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Title: Vortex-induced motions of multiple cylindrical offshore structures
Author: Liang, Yibo
ISNI:       0000 0004 7429 9981
Awarding Body: Newcastle University
Current Institution: University of Newcastle upon Tyne
Date of Award: 2018
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Vortex-induced motions (VIM) has been receiving continuous attention in the field of offshore exploration and exploitation as an increasing number of deep-draft floating structures have been operating in different regions around world. Deep-draft floating structures are well known for their favourable vertical motions behaviour compared with other types of floating offshore structures. However, the increases in the structure’s draft can also lead to more severe VIM, which may lead to potential damage particularly causing fatigue to the mooring and riser systems. This research is to carry out an in-depth study on the fundamental fluid physics and the associated hydrodynamic characteristics of a multi-column structure, i.e. the deep-draft semi-submersible (DDS). A comprehensive set of numerical simulations has been conducted and experimentally validated in physical models. Good correlation has been demonstrated among the vortex shedding patterns, the fluctuation forces on the structures, and the VIM trajectory in the present work. The “lock-in” phenomenon was found to have the most striking effect on the vortex shedding processes, the force and the VIM trajectories. Analysis of the drag and lift force coefficients on and the work done by different members of the DDS revealed that the portside and starboard side columns are the key structure members responsible for amplifying the VIM responses while the pontoons are acting to restrain VIM responses. Additionally, based on the analysis of flow over a stationary structure, it is revealed that adding the pontoons into the structures can significantly alter the flow patterns around the structure. The vortex street tends to be more tidy and structured. Hence, the vortex shedding period and the lift force coefficient for the overall structure are increased.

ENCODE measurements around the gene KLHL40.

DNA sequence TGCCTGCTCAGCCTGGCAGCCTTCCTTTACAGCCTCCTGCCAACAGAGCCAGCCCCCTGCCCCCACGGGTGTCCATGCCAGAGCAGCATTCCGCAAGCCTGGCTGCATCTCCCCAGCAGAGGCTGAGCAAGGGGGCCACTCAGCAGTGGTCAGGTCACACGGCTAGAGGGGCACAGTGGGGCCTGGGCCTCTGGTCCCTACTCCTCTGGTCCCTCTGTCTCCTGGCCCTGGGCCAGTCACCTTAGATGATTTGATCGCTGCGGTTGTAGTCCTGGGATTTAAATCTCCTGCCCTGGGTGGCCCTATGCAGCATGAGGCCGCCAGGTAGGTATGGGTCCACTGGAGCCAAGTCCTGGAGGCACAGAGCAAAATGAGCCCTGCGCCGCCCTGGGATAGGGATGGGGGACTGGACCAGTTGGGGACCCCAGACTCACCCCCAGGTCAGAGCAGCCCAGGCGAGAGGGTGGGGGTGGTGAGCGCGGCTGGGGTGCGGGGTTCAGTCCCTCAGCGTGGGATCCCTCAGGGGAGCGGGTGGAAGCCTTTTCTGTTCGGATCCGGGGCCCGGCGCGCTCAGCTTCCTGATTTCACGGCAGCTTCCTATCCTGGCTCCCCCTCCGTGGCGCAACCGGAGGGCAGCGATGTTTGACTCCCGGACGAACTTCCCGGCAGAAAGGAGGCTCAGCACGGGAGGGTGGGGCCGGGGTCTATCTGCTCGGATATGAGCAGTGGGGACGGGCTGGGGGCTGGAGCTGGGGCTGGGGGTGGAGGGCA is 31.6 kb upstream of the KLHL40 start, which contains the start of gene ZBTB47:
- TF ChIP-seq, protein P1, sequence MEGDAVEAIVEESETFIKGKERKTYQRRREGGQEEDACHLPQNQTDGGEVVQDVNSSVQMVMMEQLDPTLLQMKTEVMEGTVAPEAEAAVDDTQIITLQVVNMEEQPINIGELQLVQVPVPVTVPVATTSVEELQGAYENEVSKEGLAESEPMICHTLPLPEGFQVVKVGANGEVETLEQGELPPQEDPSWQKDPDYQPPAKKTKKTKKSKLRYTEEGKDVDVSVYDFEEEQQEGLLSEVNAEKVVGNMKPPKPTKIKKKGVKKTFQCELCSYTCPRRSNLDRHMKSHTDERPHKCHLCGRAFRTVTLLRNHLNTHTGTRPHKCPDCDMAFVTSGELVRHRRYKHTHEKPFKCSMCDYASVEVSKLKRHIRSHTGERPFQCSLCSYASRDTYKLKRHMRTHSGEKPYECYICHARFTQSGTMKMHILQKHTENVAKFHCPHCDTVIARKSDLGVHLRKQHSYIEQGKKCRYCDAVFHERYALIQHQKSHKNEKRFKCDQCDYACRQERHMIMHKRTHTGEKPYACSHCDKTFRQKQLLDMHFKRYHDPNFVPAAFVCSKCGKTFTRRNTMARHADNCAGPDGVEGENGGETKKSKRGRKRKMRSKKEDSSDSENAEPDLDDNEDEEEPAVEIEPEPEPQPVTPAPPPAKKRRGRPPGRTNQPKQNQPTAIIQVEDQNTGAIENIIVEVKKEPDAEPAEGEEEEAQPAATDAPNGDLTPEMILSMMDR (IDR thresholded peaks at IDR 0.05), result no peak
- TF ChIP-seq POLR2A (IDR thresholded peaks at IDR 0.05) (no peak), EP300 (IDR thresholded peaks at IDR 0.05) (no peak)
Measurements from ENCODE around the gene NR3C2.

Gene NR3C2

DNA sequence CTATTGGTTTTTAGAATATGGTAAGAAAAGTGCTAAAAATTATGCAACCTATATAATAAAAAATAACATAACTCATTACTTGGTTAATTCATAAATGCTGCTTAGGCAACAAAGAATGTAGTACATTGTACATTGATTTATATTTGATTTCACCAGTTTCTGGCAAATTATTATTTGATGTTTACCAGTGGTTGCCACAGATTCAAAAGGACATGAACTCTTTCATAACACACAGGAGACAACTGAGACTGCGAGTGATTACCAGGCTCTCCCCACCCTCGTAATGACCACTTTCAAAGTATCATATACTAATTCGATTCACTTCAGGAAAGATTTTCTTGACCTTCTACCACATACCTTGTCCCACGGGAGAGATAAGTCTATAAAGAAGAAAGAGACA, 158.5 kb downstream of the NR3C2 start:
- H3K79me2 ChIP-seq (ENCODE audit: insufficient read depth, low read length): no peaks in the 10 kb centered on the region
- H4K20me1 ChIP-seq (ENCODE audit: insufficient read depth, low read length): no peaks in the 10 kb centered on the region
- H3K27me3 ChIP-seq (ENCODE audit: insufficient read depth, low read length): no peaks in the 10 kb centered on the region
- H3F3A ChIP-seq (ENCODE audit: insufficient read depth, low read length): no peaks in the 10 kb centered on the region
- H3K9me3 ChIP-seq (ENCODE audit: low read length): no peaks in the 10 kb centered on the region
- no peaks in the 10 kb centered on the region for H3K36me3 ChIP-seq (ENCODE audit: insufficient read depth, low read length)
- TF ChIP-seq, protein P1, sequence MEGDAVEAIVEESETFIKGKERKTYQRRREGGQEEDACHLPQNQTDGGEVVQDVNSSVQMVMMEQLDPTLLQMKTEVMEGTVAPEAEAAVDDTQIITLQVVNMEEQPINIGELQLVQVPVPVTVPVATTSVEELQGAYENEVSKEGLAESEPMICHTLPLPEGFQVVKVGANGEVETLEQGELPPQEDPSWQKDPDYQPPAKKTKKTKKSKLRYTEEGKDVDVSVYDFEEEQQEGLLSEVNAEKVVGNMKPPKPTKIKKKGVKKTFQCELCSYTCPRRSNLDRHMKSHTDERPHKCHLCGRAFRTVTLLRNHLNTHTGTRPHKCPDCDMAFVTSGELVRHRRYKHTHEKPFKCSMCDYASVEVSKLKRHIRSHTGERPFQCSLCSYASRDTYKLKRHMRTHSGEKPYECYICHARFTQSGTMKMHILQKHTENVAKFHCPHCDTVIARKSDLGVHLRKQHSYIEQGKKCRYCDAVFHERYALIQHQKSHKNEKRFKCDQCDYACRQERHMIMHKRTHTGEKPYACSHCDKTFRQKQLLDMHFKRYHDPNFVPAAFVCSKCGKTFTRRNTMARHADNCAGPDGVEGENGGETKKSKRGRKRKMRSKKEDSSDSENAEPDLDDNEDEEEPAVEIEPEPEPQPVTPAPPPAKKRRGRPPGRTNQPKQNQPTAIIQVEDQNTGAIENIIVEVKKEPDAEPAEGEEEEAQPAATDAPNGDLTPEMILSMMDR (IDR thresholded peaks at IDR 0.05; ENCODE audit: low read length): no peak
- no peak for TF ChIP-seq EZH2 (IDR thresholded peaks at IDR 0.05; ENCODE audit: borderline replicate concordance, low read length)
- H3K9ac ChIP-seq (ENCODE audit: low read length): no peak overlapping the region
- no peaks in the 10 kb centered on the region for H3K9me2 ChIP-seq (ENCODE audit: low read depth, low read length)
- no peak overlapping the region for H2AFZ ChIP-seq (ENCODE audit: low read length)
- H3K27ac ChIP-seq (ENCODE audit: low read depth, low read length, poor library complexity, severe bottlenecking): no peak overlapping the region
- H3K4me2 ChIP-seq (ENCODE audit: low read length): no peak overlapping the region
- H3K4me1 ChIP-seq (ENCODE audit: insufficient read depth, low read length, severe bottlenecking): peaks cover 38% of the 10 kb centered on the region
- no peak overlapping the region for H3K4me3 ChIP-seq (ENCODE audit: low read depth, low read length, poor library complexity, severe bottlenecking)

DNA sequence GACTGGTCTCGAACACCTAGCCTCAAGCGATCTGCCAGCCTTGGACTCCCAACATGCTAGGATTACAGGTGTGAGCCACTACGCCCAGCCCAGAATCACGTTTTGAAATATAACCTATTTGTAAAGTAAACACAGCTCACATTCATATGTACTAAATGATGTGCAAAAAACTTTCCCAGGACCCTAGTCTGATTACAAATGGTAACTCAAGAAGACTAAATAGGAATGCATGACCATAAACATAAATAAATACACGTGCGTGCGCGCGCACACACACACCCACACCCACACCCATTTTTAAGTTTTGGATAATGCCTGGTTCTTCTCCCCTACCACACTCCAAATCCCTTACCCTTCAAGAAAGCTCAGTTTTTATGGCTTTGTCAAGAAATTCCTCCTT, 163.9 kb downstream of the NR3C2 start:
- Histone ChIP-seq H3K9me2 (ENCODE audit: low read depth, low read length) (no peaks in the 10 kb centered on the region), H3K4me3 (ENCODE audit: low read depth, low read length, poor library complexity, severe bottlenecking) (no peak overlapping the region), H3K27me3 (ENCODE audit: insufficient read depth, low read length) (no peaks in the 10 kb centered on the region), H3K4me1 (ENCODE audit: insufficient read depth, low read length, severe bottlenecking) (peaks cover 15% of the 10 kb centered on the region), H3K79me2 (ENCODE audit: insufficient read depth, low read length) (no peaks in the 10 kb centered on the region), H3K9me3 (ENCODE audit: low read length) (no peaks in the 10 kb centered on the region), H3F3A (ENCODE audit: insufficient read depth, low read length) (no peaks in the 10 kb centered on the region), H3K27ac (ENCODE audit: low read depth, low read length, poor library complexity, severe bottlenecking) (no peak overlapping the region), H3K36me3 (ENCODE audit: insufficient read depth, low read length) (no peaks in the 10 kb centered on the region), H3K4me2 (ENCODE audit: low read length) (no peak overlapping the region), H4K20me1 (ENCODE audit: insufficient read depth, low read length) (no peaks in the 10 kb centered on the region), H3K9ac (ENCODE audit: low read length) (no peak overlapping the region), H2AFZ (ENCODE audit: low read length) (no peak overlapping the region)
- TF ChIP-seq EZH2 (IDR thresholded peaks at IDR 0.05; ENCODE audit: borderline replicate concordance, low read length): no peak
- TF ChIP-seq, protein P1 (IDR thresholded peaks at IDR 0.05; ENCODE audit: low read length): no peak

Supervisor: Not available Sponsor: Not available
Qualification Name: Thesis (Ph.D.) Qualification Level: Doctoral
EThOS ID:  DOI: Not available